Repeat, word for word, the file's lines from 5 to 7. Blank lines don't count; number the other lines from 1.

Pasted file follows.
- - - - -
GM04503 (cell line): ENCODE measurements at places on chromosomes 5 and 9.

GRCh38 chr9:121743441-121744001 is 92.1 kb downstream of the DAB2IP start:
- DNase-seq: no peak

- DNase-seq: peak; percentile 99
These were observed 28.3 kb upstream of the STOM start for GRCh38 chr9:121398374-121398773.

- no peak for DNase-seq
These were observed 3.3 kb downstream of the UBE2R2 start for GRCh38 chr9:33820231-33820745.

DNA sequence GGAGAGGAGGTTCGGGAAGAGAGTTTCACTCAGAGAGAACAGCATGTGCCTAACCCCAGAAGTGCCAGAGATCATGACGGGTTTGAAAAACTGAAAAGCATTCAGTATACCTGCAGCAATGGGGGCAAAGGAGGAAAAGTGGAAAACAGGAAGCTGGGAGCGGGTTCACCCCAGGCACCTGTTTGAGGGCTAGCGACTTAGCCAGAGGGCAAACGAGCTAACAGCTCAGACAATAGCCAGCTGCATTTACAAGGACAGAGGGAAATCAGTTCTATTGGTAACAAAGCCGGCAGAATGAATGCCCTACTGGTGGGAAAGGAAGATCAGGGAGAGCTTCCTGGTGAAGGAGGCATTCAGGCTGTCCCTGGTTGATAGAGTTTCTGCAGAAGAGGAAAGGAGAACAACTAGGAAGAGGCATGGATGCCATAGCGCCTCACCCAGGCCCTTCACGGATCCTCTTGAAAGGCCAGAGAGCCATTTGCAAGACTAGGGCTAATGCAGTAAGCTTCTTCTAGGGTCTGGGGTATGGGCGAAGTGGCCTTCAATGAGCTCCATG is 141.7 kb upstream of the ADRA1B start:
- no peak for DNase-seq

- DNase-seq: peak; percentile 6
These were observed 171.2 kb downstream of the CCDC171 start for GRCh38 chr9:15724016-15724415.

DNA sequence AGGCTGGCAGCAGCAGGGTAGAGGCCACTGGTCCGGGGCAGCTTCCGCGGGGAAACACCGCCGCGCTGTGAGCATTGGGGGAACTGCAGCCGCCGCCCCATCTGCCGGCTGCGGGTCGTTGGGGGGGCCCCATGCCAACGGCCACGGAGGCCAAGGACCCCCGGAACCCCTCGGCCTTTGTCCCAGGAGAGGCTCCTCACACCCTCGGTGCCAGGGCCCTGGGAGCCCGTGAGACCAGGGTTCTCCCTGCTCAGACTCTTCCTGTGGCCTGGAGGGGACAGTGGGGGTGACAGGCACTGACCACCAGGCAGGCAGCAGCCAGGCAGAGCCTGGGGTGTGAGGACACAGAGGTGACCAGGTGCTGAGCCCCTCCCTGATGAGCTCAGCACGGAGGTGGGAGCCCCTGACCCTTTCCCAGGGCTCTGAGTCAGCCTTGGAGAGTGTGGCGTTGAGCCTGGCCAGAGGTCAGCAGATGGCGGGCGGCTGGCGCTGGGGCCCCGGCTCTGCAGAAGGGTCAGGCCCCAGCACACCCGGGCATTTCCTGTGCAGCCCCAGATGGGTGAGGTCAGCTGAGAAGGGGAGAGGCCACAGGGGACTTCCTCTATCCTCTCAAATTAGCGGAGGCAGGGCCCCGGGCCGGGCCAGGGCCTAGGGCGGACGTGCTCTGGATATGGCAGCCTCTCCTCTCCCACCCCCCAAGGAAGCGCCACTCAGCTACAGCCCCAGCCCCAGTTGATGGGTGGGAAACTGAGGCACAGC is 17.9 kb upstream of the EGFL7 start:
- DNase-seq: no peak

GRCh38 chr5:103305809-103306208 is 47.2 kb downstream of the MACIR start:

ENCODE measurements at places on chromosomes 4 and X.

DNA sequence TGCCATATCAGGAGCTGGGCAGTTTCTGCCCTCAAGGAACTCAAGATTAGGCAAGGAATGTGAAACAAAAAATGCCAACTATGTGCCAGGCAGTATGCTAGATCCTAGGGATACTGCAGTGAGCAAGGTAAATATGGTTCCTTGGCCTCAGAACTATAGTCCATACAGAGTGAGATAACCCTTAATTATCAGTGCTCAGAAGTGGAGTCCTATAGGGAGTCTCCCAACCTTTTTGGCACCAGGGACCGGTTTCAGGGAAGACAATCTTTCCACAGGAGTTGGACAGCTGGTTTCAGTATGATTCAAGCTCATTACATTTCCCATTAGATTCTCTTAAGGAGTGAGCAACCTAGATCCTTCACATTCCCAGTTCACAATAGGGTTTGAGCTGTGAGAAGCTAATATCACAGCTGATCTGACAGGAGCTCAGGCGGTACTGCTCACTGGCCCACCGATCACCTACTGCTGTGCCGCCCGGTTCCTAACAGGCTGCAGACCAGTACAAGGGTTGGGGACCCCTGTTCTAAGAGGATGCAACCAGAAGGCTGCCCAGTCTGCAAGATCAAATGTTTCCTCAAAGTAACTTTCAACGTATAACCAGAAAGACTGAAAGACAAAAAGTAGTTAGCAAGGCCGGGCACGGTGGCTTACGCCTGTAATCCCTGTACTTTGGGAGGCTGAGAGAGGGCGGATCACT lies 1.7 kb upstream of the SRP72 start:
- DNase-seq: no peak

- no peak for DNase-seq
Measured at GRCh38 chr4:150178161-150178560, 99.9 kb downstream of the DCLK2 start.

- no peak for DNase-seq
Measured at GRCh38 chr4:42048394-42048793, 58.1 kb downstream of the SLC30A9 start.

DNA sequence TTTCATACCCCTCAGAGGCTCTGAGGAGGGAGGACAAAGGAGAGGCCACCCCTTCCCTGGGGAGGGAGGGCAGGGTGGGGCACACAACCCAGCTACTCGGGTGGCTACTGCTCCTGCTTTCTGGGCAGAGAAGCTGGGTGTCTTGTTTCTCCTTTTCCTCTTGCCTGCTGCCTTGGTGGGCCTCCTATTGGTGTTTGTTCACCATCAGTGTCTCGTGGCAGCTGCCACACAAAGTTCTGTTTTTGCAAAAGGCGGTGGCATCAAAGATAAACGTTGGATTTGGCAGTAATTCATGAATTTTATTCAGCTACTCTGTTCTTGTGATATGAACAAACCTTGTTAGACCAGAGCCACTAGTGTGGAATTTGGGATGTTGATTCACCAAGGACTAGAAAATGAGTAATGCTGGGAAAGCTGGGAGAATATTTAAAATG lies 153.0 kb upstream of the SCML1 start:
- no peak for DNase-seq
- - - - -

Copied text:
These were observed 28.3 kb upstream of the STOM start for GRCh38 chr9:121398374-121398773.

- no peak for DNase-seq
These were observed 3.3 kb downstream of the UBE2R2 start for GRCh38 chr9:33820231-33820745.